9. A belated Merry Christmas to all from northern Maine! Went to the In-law's in NJ, and left the electric leashes here. Typical New Jersey Italian holiday...LOUD. All the other niceties apply, of course, just turn up the volume. A white Christmas here, had a couple inches of snow earlier in the week to freshen things up, and it's been cold enough to stick around (that's kind of a "duh" for these parts, but it was a tad iffy there for a bit). More coming down today. Here's to a Happy New Year to everyone and theirs!
  10. What seems to help maintain their interest is explaining why some of the things they are helping with need to be done, or why you are doing them (cosmetic resto, improvement/upgrade, etc., because sometimes they also learn "not broke, don't fix" quickly, and catch onto "make-work", which can turn them off). Doesn't have to be an in depth technical explanation, like Einstein said, "If you can't explain it to a six-year old, you don't know it well enough." Often something "really important" that only they can help with means a lot to them. You know your tykes best, and what will keep them interested.
  11. 15 x 5 is the correct original rim size for '48 D24. Your car, so your choice on tires, you won't get grief from us, but you should not fret about loads from radial tires. Bias ply tires put a good deal more stress on the suspension than radials do. There is a reason cars engineered for bias plies can run radials, but cars engineered for radials can not, and should not, be run on bias plies. I have a first hand experience story about that, too. Back in the '90s, the agency I worked for used quite a few Ford Broncos as cruisers. The Sector I worked in decided to save money and buy a truck load of bias ply tires (we went/go through a lot of tires in the desert southwest) for those Broncos. Use of those tires greatly reduced the capability of the trucks - in all realms, and exponentially reduced their lifespan, they were all junk within two years, (suspensions, primarily) when we usually took five to six years before they were "trashed". (The Border Patrol is by default hard on patrol vehicles.) Of course, the wiz that recommended those tires, and convinced management to buy them, got an award for saving so much money...on tires. No one brought up the damage they caused in the long run, except us Nugs in the field, but that was back when what we said didn't matter very much. But a lesson was learned (for a while, anyway) about using proper equipment. I certainly carried it forward when I got into that management.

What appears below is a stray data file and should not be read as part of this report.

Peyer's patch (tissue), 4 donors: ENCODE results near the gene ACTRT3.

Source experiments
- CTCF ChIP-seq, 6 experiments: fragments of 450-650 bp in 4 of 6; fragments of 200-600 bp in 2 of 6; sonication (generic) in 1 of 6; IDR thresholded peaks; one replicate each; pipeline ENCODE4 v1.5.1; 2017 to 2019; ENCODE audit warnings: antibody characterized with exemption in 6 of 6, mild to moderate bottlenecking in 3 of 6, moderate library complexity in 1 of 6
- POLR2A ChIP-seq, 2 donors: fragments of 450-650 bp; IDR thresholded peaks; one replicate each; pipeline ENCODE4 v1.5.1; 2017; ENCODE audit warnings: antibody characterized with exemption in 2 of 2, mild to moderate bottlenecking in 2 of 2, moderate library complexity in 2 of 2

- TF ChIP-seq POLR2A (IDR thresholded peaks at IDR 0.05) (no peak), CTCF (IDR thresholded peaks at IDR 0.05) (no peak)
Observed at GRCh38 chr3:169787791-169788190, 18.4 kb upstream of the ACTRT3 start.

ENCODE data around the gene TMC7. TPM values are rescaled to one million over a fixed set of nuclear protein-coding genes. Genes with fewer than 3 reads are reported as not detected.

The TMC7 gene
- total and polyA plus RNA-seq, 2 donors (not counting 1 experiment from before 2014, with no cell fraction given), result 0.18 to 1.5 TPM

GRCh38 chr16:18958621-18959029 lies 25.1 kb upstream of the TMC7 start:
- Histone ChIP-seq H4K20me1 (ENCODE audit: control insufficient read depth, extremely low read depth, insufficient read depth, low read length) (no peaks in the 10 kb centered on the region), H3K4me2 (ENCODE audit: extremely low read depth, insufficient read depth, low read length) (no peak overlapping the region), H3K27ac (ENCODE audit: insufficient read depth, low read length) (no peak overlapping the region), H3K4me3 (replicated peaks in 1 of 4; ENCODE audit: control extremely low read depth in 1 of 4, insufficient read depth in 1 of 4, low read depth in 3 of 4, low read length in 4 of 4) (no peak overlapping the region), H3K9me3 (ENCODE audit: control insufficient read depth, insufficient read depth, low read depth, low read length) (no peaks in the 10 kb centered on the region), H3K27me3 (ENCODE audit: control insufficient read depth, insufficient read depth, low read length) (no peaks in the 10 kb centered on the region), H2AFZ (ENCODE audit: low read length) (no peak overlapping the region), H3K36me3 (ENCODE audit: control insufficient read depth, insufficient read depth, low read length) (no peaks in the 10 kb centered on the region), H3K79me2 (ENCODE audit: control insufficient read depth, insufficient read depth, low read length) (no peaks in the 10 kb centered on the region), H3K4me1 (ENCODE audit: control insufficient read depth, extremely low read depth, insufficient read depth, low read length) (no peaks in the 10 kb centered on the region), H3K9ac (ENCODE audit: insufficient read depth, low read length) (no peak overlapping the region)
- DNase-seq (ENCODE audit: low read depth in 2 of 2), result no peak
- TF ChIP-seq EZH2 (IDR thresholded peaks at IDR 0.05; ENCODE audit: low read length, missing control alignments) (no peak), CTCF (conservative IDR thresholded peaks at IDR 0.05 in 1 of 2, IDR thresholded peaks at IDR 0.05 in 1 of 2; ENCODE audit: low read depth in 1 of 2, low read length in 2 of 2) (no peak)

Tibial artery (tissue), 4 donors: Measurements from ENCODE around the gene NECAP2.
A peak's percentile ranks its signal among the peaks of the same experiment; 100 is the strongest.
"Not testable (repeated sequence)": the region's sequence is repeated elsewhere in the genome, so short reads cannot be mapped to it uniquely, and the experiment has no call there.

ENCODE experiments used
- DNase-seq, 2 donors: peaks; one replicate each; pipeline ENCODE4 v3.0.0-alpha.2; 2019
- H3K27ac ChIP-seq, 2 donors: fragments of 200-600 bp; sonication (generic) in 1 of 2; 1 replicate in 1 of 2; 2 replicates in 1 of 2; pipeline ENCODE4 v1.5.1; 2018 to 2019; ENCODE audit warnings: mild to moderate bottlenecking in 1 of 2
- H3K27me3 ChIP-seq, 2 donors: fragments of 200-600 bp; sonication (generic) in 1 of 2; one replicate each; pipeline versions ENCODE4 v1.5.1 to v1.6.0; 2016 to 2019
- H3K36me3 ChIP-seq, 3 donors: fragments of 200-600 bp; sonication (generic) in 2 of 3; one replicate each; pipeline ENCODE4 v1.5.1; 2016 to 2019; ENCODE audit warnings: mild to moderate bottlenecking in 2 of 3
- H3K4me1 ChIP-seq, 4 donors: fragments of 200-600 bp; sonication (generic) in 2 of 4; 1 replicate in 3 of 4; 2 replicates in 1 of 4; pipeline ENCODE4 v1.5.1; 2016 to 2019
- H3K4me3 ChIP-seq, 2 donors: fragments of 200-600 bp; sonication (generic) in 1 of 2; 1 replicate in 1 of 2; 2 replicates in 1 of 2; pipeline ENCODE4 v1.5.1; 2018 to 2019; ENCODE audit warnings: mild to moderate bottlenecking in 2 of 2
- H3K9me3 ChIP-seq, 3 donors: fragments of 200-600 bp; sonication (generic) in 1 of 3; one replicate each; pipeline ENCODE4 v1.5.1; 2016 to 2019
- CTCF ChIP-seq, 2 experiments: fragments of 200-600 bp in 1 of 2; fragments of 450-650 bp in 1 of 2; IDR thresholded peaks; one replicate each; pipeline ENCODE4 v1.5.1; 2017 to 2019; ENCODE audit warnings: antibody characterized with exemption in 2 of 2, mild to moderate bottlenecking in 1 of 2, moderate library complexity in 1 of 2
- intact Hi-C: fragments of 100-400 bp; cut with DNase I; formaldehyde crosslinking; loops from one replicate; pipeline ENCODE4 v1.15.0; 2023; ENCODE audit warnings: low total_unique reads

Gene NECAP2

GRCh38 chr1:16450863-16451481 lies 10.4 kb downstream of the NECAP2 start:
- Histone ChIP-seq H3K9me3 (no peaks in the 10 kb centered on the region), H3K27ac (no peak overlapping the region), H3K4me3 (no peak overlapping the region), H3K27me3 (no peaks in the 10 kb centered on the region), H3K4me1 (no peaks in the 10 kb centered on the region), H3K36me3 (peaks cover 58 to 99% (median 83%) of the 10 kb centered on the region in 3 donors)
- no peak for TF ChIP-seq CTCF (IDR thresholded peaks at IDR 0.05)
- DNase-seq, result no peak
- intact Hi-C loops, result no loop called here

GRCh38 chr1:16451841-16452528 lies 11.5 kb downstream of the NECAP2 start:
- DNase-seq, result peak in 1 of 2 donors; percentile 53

12. Very cool! When that plant was expanded to rebuild tanks during WW2, my grandfather, a welder, did a lot of work there. At first he did construction welding to help erect the plant, and he did such a good job that he was picked up to weld on the tanks when the expansion was complete. He was 4F for poor vision and lived in Centralia, IL (where my Dad was born) at the time. Working in Evansville played a role in his relocation to Carmi, IL (where I was born) after the war. My brother and I would spend part of our summers in Carmi after the family moved to Dallas, and every year we did a shopping trip with Grandma to Evansville, where she once pointed out the (by then former Plymouth) plant where Grandpa had worked. I didn't remember much about it until "Djhall1950" posted - Thanks! I still have an Uncle and cousins that live in Carmi. They take a lot of trips to Evansville, it's not far, and the "big city" in the region.
  13. Our D24 was originally "Fortress Gray". I painted it a "dove gray" shortly after we bought it, which has a tinge more blue in it than the original, but now faded pretty close to original after 28 years. A PO had done a poor paint job in silver, I don't mind silver, but it looked awful on the D24, much less that it was not done well. That said, there is no indication anywhere on the car identifying what color it was painted at the factory.
  14. Very sad news indeed. I've followed Don's exploits from the early days of the P15-D24 Forum, and had the pleasure of meeting him once in Port Huron at a POC meet. Quite memorable was his ongoing racing build challenge with BlueSkies as he was finishing his P15, the way he wanted it. Many humorous (and some not-so-humorous) anecdotes haunt these pages from Don, not to mention what must be the longest thread on the Forum, the "Interesting Photos I Have Come Across", that he started quite a few years ago. Bummer.